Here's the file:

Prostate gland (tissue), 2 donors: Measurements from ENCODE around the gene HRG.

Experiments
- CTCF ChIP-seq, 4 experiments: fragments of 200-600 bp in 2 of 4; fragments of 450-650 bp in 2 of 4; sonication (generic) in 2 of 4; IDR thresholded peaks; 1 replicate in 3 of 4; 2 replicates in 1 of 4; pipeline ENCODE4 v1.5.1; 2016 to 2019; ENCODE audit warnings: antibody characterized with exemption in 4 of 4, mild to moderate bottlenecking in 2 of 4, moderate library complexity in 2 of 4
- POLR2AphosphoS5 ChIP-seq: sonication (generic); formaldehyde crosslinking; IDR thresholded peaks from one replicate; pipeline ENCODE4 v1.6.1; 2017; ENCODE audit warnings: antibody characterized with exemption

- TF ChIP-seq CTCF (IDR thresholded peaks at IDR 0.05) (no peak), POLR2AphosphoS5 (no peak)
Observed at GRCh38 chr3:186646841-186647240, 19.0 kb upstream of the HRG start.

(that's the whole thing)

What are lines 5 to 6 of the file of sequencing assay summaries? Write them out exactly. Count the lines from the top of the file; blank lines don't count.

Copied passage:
- TF ChIP-seq CTCF (IDR thresholded peaks at IDR 0.05) (no peak), POLR2AphosphoS5 (no peak)
Observed at GRCh38 chr3:186646841-186647240, 19.0 kb upstream of the HRG start.